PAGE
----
@ Yarrow..... We initially started with counseling one on one; then we would periodically do counseling with myself, my son and therapist...until he exploded so back, the therapist declined to see him anymore.  His "taste" to attempt suicide by overdosing on Tylenol PM lead him to a local mental health hospital. He was discharged after two weeks.  He was @ home for approx. 3.5 months when he overdosed on mucinex; he was sent to a group after two weeks.  Things were fine when he was @ group home. I had monthly counseling sessions to discuss progress. Once he turned 16 @ group home everything changed; he started running away; he even mad his way back to our home which was over 25 miles away. Once he made it to our home, he was greeted by the police because he was reported as a runaway; he has marijuana on his person and he was given a free pass to go to group home with a citation for possession of marijuana or go to jail; he chose to group home.  He was back @ the group home when he decided to run away the following day stating he was going to commit suicide; he the police captured him; he went back to the hospital, but he was discharged the next morning as he conveyed he wants to come back to our home. He went back to group home next morning and later that afternoon he decided to run again however he decided to run into the group homes moving van straight the windshield; he was taken to a mental hospital again.  However, while a the last hospital he broke a bullet proof glass... He was discharged and sent back to me.  Oh my goodness, since the last stint @ the hospital he has been arrested twice and we actually have to Court next week.  It goes without saying, I love my son wholeheartedly, hands down.... I miss the little boy I brought into this world. He is so very intelligent. He used to be a happy boy; honor roll student; very jovial... I always tell him that I long to see him again.  In the state where we reside he is considered a Quasi Adult; therefore I can't force him unless he attempts to hurt himself.  The police weren't as the goal is not to send him to jail, I honestly don't want him there!!!  He is almost @ the point where he's going to age out! I have fiound Level IV facilities but once they get info on what has happened they won't take him indicating that he is too violent.  I really am @ a  lost.  I want to help him, but I don't know what else to do... Thx, Make it a beautiful day!!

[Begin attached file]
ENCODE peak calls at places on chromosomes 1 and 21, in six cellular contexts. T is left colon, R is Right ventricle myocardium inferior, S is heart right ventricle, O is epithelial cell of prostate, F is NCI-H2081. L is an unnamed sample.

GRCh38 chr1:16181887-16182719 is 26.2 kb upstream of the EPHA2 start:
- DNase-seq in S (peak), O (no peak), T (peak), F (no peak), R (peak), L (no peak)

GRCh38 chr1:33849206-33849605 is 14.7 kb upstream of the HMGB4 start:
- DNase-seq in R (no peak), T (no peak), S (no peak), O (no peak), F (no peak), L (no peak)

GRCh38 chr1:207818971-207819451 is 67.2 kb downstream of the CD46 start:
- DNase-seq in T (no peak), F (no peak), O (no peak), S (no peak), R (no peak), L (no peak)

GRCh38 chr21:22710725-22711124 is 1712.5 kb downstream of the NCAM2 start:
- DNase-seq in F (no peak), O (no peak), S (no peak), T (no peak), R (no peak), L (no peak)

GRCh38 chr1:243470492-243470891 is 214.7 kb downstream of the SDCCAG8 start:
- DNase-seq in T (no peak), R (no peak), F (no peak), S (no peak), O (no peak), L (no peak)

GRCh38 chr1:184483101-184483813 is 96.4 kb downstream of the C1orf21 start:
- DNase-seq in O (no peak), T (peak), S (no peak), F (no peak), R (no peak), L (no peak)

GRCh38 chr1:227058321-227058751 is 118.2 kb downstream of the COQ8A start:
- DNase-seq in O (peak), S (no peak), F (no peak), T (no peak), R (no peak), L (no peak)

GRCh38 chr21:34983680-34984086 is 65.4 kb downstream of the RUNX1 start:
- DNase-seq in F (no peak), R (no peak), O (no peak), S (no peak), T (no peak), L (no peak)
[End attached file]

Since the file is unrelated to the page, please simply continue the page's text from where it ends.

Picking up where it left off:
Avatar universal
Geez, that's a lot for you and your boy to have gone through in these last couple of years!  And it's too bad that he's considered a quasi-adult in your state.  Still, it sounds to me as though he has indicated strongly several times, by word and deed, that he is in fact attempting to hurt himself. Could you make a case for involuntary commitment on that basis?  It does sound to me as though this youngster is desperate, as you must be, too.

What do others here on the board think about involuntary hospitalization in a situation like this?
1474276 tn?1287050410
I'm on Cymbalta 60 mg, lamictal 100 mg, and clonazepam 2 mg twice a day.  When she upped my Cymbalta (doubled it), I just got more depressed.  This week has been a little better, but I can tell as the season gets closer to winter, the worse it gets.  Do y'all think therapy helps any?
Have an Answer?

You are reading content posted in the Bipolar Disorder Community

Top Mood Disorders Answerers
Avatar universal
Arlington, VA
Learn About Top Answerers
Didn't find the answer you were looking for?
Ask a question
Popular Resources
15 signs that it’s more than just the blues
Discover the common symptoms of and treatment options for depression.
We've got five strategies to foster happiness in your everyday life.
Don’t let the winter chill send your smile into deep hibernation. Try these 10 mood-boosting tips to get your happy back
For people with Obsessive-Compulsive Disorder (OCD), the COVID-19 pandemic can be particularly challenging.
A list of national and international resources and hotlines to help connect you to needed health and medical services.